Print and Go Back ESPN.com: College Basketball Nation [Print without images]

Saturday, January 14, 2012
What we learned from Saturday's games

By Myron Medcalf

It didn't look like a great slate of games coming in, but Saturday turned out to be full of upsets and last-second thrillers. Here are some things we learned from all the action ...

The Top Three

Florida State 90, No. 3 North Carolina 57
What we learned: Wow. A true beatdown. Perhaps we don’t have an elite team in college basketball this season. North Carolina has as much potential as any team in the country to warrant that title, but Saturday’s meltdown -- the most lopsided of the Roy Williams era -- contradicted much of what we thought we knew about the Tar Heels. The Seminoles are always feisty against Carolina and Duke and tend to be giant-killers, but this was just silly. The Noles were 12-for-27 from the 3-point line in this victory. Deividas Dulkys was 8-for-10 from beyond the arc and scored a career-high 32 points. He had scored a combined 32 points in his previous nine games. The Tar Heels lost their fire once the barrage began. The Seminoles saw a vulnerable team and pounced. For the third time this season, the Heels lost a game outside of Chapel Hill. But in this loss, they were bullied and lethargic. How will UNC recover, and what on earth is the ACC about right now?

No. 2 Kentucky 65, Tennessee 62
What we learned: Cuonzo Martin’s Volunteers haven’t looked like an 8-9 squad over the past week. In their past three games, they’ve defeated Florida, nearly knocked off Mississippi State on the road and battled Kentucky for all 40 minutes. Freshman Jarnell Stokes, the highly touted prep player who joined the team Monday, recorded nine points and grabbed four rebounds in his debut. Once Stokes gets into shape, he’s going to have a major effect on a Tennessee squad that led Kentucky by eight in the second half and stuck with the Wildcats until the end. Michael Kidd-Gilchrist (17 points, 12 rebounds) and Anthony Davis (18 points, 4 blocks) are two of America’s best, but their squad is going to get caught in league play soon if it continues to show up only after halftime.

No. 1 Syracuse 78, Providence 55
What we learned: This game was over when Ed Cooley announced stud point guard Vincent Council would not play. The Friars’ leading scorer might not have affected the final outcome, but he could have helped his squad’s deplorable offense (3-for-14 from beyond the arc, 22 turnovers) against Cuse's press. Council was a beast in PC's 31-point destruction of Louisville earlier this week. But Syracuse proved, again, that it’s the undisputed No. 1 team in the country. SU has separated itself from one of the most competitive leagues in the country. The Orange’s 19-0 start matches the best in school history. With North Carolina losing to Florida State and Kentucky struggling against Tennessee, it’s about time that Syracuse gets more credit for its strong start. Best team. In the country. No debate.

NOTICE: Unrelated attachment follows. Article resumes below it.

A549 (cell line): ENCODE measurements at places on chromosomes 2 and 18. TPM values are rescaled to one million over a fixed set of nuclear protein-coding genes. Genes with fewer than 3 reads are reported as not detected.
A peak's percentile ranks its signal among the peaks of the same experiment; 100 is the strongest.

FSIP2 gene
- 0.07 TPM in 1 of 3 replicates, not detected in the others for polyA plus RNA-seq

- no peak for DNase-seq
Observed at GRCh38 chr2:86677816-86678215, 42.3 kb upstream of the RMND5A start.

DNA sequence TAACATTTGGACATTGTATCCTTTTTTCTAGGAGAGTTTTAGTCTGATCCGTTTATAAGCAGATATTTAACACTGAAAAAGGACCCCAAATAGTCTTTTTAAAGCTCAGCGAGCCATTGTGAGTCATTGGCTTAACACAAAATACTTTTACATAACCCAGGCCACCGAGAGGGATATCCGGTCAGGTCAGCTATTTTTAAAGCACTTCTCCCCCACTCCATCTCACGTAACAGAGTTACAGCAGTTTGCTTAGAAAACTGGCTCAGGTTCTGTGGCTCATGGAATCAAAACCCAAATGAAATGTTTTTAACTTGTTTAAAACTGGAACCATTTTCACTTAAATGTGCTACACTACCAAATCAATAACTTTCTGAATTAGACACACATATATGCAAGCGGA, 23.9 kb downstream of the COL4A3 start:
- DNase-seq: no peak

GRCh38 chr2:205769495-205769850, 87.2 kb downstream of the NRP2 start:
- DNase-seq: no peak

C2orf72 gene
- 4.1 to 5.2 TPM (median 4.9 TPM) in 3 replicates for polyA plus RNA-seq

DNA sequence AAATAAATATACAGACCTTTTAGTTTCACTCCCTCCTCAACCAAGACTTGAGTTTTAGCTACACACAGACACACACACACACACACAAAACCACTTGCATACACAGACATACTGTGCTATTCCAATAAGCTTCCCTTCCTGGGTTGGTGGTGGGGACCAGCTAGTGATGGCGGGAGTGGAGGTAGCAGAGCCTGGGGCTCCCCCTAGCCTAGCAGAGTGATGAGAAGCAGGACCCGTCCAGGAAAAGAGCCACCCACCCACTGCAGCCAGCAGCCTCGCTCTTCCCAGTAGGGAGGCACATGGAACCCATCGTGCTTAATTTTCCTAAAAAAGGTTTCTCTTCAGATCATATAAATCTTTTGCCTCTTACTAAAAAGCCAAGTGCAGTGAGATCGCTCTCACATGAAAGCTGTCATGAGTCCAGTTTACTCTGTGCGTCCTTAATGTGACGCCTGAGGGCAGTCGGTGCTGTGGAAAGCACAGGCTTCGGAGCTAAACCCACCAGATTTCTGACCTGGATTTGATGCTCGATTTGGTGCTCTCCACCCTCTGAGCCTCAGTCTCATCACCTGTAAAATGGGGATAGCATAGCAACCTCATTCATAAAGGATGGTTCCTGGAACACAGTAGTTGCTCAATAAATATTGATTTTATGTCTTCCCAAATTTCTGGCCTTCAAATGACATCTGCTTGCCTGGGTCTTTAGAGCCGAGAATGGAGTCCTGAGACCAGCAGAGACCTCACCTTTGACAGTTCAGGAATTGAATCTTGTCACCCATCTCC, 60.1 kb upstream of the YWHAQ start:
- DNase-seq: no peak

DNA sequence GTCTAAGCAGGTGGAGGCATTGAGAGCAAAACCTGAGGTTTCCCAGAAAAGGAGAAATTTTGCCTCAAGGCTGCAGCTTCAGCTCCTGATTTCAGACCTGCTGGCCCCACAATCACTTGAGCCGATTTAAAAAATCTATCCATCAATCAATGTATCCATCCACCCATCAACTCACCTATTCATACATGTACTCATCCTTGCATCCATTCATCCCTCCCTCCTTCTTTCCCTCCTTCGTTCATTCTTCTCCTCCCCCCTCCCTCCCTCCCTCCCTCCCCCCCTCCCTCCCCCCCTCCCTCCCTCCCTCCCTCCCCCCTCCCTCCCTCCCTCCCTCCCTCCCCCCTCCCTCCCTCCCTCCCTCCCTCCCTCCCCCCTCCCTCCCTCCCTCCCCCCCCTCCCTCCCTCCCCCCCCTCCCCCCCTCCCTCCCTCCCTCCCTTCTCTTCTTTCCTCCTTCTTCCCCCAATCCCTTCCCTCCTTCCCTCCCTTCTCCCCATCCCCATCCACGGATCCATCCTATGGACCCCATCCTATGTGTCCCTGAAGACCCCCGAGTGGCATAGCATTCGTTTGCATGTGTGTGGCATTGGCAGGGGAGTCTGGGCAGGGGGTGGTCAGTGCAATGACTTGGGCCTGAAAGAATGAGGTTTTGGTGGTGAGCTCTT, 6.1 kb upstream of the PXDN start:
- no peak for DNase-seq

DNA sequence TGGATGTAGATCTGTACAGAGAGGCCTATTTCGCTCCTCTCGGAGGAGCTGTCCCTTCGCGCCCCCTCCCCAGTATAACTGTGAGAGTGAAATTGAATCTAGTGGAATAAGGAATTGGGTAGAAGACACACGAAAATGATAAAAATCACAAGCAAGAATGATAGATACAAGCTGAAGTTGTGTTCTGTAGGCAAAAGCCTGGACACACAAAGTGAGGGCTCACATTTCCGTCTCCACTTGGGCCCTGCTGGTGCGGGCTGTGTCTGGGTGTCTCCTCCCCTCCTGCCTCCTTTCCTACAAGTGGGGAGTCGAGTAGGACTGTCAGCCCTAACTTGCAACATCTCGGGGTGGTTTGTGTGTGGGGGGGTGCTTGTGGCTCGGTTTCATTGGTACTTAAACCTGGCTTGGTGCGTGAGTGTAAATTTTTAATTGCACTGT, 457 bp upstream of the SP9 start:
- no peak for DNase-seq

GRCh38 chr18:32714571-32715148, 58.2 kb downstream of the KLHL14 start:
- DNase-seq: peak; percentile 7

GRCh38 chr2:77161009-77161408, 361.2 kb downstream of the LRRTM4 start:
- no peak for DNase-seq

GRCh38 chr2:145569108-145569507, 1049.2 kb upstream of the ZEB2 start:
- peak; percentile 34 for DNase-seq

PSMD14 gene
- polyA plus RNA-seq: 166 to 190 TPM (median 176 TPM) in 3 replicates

The Midwest Upsets

Northwestern 81, No. 7 Michigan State 74
What we learned: Oh, Big Ten. How you always find a way to amaze us. Within the past week, the league’s top three teams all have fallen in upsets. At home in Evanston, the Wildcats (losers of four of their previous five entering the game) snapped Michigan State’s 15-game winning streak as John Shurna led four double-figure scorers with 22 points. This game meant a few things: (1) There’s far less separation between the top and bottom of the Big Ten than there appeared to be two weeks ago. (2) Much like Michigan and Wisconsin, the Spartans are looking for a consistent No. 3. Draymond Green and Keith Appling were the team’s only two scorers in double figures. (3) Northwestern needs to prove it can put together a string of games that resemble Saturday’s outing. The Wildcats have pieces, but they tend to showcase their potential in spurts. Wonder whether this season will be different.

Iowa 75, No. 13 Michigan 59
What we learned: I can’t figure out Iowa or the Big Ten right now. The Hawkeyes knocked off their second nationally ranked opponent in two weeks. And in a Big Ten that’s as hard to peg as any league in the country right now, the Hawkeyes look like a factor. I didn’t say contender. But the Hawkeyes prove the Big Ten doesn’t offer any easy victories. No pushovers in this conference (see Minnesota-Indiana, Northwestern-Michigan for further proof). For Michigan, this game just confirmed how much the Wolverines rely on Tim Hardaway Jr. He is 17-for-55 in the team’s four losses. The only way the Wolverines -- now 1-3 on the road -- will make a push toward the top of the Big Ten standings is if Hardaway is more consistent.